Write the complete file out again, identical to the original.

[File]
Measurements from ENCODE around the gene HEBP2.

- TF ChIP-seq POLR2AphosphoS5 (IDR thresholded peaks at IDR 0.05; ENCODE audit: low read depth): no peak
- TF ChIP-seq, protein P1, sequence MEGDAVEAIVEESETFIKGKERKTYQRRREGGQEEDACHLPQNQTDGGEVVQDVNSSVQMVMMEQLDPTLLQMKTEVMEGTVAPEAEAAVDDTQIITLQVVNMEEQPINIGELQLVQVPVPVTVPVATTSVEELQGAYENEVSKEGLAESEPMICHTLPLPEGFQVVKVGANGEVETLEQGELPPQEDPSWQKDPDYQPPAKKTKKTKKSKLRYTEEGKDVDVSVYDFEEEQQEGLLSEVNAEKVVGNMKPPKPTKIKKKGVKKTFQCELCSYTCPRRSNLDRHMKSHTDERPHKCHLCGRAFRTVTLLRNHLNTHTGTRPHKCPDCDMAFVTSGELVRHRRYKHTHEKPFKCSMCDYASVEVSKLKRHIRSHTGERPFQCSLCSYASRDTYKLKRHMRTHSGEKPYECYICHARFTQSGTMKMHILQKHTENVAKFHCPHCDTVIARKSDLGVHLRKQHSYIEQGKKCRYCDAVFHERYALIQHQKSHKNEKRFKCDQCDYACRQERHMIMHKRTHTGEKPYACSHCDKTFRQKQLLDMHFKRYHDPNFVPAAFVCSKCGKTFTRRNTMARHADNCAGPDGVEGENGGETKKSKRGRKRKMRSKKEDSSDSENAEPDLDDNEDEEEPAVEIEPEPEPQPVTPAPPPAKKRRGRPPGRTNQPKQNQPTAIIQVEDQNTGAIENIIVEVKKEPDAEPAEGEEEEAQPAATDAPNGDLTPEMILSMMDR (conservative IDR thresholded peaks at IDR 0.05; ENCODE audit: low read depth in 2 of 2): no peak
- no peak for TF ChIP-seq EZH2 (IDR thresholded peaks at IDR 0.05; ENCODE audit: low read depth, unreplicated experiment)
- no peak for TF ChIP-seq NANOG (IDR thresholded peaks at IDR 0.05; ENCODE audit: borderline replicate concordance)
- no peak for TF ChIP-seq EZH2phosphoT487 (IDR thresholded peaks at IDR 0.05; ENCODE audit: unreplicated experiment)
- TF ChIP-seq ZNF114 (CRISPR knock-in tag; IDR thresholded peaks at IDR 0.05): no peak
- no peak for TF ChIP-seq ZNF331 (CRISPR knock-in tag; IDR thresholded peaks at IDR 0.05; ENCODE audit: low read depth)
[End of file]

Measurements from ENCODE around the gene HEBP2.

- TF ChIP-seq POLR2AphosphoS5 (IDR thresholded peaks at IDR 0.05; ENCODE audit: low read depth): no peak
- TF ChIP-seq, protein P1, sequence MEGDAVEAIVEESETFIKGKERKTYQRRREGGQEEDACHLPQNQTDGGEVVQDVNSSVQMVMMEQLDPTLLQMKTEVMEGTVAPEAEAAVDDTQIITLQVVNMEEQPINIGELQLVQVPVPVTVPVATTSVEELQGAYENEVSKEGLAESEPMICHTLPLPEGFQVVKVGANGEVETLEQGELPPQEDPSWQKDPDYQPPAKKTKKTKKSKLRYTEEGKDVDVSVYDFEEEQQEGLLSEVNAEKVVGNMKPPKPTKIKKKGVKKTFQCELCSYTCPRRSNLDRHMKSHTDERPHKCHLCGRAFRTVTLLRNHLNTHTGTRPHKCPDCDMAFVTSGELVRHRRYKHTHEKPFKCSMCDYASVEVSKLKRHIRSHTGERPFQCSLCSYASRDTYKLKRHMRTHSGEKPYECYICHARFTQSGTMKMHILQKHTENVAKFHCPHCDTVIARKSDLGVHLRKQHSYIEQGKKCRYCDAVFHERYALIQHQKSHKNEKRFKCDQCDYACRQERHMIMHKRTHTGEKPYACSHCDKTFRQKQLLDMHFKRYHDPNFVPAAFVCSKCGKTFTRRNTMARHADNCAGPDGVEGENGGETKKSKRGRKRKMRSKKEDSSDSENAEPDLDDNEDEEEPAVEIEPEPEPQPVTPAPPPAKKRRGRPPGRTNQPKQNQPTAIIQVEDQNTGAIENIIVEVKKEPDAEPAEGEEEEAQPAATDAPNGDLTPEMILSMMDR (conservative IDR thresholded peaks at IDR 0.05; ENCODE audit: low read depth in 2 of 2): no peak
- no peak for TF ChIP-seq EZH2 (IDR thresholded peaks at IDR 0.05; ENCODE audit: low read depth, unreplicated experiment)
- no peak for TF ChIP-seq NANOG (IDR thresholded peaks at IDR 0.05; ENCODE audit: borderline replicate concordance)
- no peak for TF ChIP-seq EZH2phosphoT487 (IDR thresholded peaks at IDR 0.05; ENCODE audit: unreplicated experiment)
- TF ChIP-seq ZNF114 (CRISPR knock-in tag; IDR thresholded peaks at IDR 0.05): no peak
- no peak for TF ChIP-seq ZNF331 (CRISPR knock-in tag; IDR thresholded peaks at IDR 0.05; ENCODE audit: low read depth)